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HomeNewsArchivesCOASTAL PROTECTION BILL SIGNED BY CLINTON

COASTAL PROTECTION BILL SIGNED BY CLINTON

President Clinton signed two bills on Monday to protect the U.S. coastline and marine sanctuaries, a move that affects more than 3,000 acres in the territory.
The bills strengthen the Coastal Barrier Resources Act, which is aimed at shielding the coastal areas from severe storms and flooding, and reauthorizes the National Marine Sanctuaries Act for five years.
The coastal barriers measure prohibits the federal government from providing subsidies for development of barrier areas in the Virgin Islands, Puerto Rico and along the Atlantic Ocean, Gulf of Mexico and the Great Lakes.
"Coastal barriers provide a multitude of services that are foundations of a strong economy and healthy environment," Clinton said in a statement.
He said fisheries and endangered species benefit from coastal barriers. They also protect the mainland from coastal storms, bearing the brunt of storm surge and hurricane-level winds.
The coastal barriers act, Clinton said, "discourages development, keeping lives out of harm's way, protecting fish and wildlife habitat, and reducing wasteful expenditures of taxpayer dollars."
Along the southeast coast, coastal barriers are valued by developers. The sites, however, are vulnerable during hurricanes and floods. As a result of past development in such areas, the federal government is paying increasing costs for damage and disaster assistance in hazardous coastal zones. Damages reoccur at many of these sites, at considerable expense to taxpayers.
In the late 1980s, Congress added 3,775 acres in the Virgin Islands to the coastal barrier protection system. Those areas include:
St. Croix: Rust Up Twist, Salt River Bay, Altona Lagoon, Cane Garden Bay, Krause Lagoon, Southgate Pond, Coakley Bay, Robin Bay, Great Pond, Long Point and Westend Saltpond.
St. John: Cinnamon Bay, Maho Bay, Francis Bay, Great Lameshur Bay, Europa Bay, Reef Bay, Fish Bay, Leinster Bay, Newfound Bay, Pond Bay, Lagoon Point, Ram Head, Kiddel Bay and Grootpan Bay.
St. Thomas: Sprat Point, Limestone Bay, Perseverance Bay, Magens Bay, Mandal Bay, Smith Bay, Vessup Bay, Great Bay, Jersey Bay and Buck Island.
The marine sanctuaries law, meanwhile, protects 13 sites around the country, including Florida's coral reefs, kelp forests off Monterey Bay and the Channel Islands, as well as nursing grounds for Hawaii's humpback whales. Clinton said the act would help to ensure a "healthy ocean environment for the next generation of swimmers and surfers, fishermen and explorers, teachers and students."

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President Clinton signed two bills on Monday to protect the U.S. coastline and marine sanctuaries, a move that affects more than 3,000 acres in the territory.
The bills strengthen the Coastal Barrier Resources Act, which is aimed at shielding the coastal areas from severe storms and flooding, and reauthorizes the National Marine Sanctuaries Act for five years.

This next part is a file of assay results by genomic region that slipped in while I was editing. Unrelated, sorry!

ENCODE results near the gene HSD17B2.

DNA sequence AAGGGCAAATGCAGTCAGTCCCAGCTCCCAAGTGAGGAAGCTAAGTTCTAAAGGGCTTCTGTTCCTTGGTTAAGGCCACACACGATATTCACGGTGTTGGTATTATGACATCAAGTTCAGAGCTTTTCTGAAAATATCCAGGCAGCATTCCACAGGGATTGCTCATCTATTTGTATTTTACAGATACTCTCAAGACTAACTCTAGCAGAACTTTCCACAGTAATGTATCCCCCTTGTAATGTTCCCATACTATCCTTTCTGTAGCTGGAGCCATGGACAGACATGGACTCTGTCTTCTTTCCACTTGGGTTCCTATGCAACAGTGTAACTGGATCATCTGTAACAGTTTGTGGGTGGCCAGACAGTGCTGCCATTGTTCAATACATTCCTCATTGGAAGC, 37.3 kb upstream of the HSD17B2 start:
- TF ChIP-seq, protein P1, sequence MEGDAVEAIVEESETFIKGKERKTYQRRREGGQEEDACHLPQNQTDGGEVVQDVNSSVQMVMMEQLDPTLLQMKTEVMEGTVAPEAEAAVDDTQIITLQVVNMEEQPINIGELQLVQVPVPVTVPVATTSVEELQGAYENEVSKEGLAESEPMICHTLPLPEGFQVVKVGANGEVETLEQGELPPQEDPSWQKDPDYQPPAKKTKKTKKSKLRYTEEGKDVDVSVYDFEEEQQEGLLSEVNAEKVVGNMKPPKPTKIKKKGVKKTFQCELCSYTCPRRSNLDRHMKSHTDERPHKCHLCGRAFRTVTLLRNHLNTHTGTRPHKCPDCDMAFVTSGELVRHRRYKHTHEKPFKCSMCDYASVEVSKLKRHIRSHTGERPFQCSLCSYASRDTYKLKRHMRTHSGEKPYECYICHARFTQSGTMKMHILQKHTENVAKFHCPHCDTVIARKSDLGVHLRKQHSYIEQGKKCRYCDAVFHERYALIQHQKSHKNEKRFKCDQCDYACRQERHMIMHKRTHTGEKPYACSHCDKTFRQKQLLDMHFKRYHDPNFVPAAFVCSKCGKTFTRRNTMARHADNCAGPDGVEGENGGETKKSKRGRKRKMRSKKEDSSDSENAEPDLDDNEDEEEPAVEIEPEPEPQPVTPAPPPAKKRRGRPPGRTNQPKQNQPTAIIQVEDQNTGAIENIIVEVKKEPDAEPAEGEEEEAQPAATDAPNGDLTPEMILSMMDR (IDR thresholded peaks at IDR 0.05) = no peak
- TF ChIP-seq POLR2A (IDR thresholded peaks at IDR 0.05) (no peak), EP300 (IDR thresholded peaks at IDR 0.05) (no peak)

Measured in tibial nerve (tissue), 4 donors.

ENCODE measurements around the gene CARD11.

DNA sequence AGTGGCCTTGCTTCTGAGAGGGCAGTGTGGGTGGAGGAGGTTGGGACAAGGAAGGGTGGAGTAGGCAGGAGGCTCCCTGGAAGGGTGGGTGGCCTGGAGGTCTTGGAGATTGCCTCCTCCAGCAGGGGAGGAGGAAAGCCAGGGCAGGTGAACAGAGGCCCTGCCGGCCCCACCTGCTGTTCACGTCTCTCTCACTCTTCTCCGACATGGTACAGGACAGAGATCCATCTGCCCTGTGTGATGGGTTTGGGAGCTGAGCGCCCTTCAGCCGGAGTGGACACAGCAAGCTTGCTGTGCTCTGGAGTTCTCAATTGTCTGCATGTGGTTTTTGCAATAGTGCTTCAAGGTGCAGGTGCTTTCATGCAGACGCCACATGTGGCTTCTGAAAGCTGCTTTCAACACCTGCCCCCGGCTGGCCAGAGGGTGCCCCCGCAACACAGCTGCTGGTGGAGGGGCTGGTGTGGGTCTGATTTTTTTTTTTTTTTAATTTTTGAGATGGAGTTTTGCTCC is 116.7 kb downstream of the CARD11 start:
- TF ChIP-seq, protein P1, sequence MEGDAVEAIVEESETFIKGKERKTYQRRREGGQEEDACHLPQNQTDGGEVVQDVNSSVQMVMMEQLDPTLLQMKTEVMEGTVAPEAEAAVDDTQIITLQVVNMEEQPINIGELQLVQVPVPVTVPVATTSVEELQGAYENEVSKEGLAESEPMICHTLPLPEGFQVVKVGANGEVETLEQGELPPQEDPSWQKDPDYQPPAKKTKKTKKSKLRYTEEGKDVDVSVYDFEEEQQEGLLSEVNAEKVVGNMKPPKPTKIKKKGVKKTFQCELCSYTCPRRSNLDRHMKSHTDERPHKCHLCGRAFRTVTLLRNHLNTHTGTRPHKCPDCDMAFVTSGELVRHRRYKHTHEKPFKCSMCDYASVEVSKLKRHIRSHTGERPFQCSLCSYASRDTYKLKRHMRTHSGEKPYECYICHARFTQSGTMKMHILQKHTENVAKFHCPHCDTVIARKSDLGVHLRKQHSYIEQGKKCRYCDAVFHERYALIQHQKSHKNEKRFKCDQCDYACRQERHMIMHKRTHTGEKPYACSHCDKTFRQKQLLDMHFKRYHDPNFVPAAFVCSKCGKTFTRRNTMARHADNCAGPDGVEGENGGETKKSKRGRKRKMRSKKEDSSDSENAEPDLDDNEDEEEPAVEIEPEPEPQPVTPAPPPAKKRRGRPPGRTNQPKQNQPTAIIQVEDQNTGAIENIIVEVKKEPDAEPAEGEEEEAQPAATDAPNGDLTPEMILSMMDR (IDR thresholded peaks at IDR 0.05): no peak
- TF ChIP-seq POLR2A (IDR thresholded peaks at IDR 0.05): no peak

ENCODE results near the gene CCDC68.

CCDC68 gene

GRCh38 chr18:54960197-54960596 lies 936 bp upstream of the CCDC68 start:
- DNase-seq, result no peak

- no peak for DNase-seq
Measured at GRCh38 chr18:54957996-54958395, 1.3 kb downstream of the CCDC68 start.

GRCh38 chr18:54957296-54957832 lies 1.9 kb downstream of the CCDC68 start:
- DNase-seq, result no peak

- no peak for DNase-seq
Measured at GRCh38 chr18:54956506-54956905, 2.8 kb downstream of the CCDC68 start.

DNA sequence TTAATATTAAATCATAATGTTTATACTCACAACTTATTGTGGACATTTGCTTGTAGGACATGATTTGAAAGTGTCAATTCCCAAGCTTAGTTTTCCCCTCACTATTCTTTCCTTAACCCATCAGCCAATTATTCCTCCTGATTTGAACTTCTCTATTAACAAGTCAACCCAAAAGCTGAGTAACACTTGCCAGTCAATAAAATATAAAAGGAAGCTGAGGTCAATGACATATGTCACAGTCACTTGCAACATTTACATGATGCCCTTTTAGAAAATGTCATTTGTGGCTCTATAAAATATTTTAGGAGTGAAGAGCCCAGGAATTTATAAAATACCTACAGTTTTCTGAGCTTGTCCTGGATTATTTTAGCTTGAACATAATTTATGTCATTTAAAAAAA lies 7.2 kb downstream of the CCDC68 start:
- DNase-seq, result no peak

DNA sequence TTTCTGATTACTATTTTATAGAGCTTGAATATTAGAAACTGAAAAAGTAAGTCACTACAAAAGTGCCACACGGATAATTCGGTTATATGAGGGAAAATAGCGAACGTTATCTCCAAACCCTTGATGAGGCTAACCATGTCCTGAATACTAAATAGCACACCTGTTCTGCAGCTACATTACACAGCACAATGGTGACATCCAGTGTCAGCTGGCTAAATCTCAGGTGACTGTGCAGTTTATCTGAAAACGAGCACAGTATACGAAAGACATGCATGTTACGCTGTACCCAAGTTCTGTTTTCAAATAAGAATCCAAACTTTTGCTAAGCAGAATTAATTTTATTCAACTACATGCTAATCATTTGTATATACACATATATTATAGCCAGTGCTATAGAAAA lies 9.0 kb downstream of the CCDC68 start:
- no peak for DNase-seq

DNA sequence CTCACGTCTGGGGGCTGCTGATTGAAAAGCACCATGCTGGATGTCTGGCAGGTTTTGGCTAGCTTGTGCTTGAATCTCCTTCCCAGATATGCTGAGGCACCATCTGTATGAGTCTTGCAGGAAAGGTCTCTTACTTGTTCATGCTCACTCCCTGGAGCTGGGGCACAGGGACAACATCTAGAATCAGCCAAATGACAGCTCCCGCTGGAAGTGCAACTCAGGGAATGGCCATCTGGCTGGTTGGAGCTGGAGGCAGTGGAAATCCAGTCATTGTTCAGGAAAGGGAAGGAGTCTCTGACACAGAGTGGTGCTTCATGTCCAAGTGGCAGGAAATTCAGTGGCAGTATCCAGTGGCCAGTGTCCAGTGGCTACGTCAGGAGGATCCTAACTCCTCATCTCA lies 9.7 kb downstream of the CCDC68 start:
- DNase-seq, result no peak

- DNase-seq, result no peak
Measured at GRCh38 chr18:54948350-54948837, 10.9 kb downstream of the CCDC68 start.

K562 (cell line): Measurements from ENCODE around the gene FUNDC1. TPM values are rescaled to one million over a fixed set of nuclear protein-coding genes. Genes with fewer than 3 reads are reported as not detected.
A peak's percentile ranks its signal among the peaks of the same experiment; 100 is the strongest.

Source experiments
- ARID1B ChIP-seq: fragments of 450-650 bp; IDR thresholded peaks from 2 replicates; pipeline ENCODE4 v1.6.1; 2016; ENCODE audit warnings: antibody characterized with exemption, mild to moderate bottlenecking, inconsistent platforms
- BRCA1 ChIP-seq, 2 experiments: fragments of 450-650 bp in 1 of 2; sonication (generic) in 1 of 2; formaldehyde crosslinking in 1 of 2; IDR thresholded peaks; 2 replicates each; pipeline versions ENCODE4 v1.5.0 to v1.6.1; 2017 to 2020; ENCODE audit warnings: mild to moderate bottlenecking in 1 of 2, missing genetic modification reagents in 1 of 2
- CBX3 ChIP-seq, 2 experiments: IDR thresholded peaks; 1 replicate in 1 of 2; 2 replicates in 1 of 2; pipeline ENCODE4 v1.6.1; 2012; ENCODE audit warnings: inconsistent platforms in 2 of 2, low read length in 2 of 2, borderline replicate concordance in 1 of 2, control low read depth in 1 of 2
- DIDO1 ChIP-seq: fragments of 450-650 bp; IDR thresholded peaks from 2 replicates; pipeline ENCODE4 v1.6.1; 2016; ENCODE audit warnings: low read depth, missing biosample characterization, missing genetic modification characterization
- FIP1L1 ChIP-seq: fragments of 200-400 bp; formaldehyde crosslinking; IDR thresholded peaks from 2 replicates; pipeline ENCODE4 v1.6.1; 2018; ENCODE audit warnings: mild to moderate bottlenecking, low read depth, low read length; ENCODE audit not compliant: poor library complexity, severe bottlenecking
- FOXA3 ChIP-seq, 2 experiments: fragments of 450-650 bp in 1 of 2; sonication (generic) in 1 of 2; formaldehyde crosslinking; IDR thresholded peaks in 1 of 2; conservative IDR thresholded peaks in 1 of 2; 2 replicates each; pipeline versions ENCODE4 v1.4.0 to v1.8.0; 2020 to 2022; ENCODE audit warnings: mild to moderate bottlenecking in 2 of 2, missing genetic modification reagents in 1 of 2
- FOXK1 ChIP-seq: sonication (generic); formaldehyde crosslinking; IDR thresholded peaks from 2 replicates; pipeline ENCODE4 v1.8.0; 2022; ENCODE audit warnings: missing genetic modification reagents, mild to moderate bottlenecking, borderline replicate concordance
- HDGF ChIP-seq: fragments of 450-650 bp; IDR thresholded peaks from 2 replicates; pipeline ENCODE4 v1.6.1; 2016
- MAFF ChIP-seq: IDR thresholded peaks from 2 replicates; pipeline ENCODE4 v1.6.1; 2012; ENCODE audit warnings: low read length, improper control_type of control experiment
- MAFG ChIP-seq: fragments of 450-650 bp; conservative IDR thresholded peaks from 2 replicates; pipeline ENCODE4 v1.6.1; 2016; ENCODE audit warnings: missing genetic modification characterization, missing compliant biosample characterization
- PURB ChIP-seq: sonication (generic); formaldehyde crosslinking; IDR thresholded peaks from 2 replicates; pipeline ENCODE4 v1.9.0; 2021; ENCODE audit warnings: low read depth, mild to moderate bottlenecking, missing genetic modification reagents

The coastal barriers measure prohibits the federal government from providing subsidies for development of barrier areas in the Virgin Islands, Puerto Rico and along the Atlantic Ocean, Gulf of Mexico and the Great Lakes.
"Coastal barriers provide a multitude of services that are foundations of a strong economy and healthy environment," Clinton said in a statement.
He said fisheries and endangered species benefit from coastal barriers. They also protect the mainland from coastal storms, bearing the brunt of storm surge and hurricane-level winds.
The coastal barriers act, Clinton said, "discourages development, keeping lives out of harm's way, protecting fish and wildlife habitat, and reducing wasteful expenditures of taxpayer dollars."
Along the southeast coast, coastal barriers are valued by developers. The sites, however, are vulnerable during hurricanes and floods. As a result of past development in such areas, the federal government is paying increasing costs for damage and disaster assistance in hazardous coastal zones. Damages reoccur at many of these sites, at considerable expense to taxpayers.
In the late 1980s, Congress added 3,775 acres in the Virgin Islands to the coastal barrier protection system. Those areas include:
St. Croix: Rust Up Twist, Salt River Bay, Altona Lagoon, Cane Garden Bay, Krause Lagoon, Southgate Pond, Coakley Bay, Robin Bay, Great Pond, Long Point and Westend Saltpond.
St. John: Cinnamon Bay, Maho Bay, Francis Bay, Great Lameshur Bay, Europa Bay, Reef Bay, Fish Bay, Leinster Bay, Newfound Bay, Pond Bay, Lagoon Point, Ram Head, Kiddel Bay and Grootpan Bay.
St. Thomas: Sprat Point, Limestone Bay, Perseverance Bay, Magens Bay, Mandal Bay, Smith Bay, Vessup Bay, Great Bay, Jersey Bay and Buck Island.
The marine sanctuaries law, meanwhile, protects 13 sites around the country, including Florida's coral reefs, kelp forests off Monterey Bay and the Channel Islands, as well as nursing grounds for Hawaii's humpback whales. Clinton said the act would help to ensure a "healthy ocean environment for the next generation of swimmers and surfers, fishermen and explorers, teachers and students."